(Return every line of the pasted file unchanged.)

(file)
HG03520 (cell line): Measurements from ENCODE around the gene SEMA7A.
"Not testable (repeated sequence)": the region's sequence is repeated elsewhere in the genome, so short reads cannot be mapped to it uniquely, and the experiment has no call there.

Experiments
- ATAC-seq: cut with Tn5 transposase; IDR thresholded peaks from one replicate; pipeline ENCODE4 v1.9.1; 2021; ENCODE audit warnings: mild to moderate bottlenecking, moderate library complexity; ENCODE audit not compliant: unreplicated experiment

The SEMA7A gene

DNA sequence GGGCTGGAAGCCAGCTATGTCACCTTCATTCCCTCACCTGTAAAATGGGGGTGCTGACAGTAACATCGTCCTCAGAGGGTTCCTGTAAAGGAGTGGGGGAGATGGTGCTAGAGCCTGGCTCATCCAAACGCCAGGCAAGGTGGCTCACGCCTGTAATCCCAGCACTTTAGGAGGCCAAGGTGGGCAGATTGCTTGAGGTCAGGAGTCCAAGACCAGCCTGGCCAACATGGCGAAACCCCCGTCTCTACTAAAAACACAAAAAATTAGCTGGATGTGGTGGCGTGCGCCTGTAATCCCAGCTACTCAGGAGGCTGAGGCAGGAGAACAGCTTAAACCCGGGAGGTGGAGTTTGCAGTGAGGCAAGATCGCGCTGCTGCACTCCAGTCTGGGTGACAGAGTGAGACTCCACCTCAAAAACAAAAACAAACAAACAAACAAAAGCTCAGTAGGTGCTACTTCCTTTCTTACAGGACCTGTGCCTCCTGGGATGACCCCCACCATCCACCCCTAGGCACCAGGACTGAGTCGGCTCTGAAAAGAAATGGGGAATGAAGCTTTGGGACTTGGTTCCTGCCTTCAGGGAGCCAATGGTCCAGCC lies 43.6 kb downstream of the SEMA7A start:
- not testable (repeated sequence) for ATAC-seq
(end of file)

HG03520 (cell line): Measurements from ENCODE around the gene SEMA7A.
"Not testable (repeated sequence)": the region's sequence is repeated elsewhere in the genome, so short reads cannot be mapped to it uniquely, and the experiment has no call there.

Experiments
- ATAC-seq: cut with Tn5 transposase; IDR thresholded peaks from one replicate; pipeline ENCODE4 v1.9.1; 2021; ENCODE audit warnings: mild to moderate bottlenecking, moderate library complexity; ENCODE audit not compliant: unreplicated experiment

The SEMA7A gene

DNA sequence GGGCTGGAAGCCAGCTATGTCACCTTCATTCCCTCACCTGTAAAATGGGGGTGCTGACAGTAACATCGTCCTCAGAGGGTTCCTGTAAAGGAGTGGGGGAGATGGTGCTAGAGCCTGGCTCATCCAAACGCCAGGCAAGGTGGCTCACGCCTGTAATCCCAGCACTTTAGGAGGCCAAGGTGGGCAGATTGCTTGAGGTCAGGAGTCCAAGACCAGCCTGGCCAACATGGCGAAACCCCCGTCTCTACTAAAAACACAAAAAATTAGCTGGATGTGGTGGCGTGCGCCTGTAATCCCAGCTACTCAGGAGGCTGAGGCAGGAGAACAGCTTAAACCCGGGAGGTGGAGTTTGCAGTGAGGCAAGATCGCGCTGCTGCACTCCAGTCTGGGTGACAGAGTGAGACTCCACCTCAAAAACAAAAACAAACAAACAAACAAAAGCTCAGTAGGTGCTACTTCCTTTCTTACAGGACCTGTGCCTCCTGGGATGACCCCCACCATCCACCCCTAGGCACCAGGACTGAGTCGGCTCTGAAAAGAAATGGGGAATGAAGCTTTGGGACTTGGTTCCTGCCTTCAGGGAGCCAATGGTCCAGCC lies 43.6 kb downstream of the SEMA7A start:
- not testable (repeated sequence) for ATAC-seq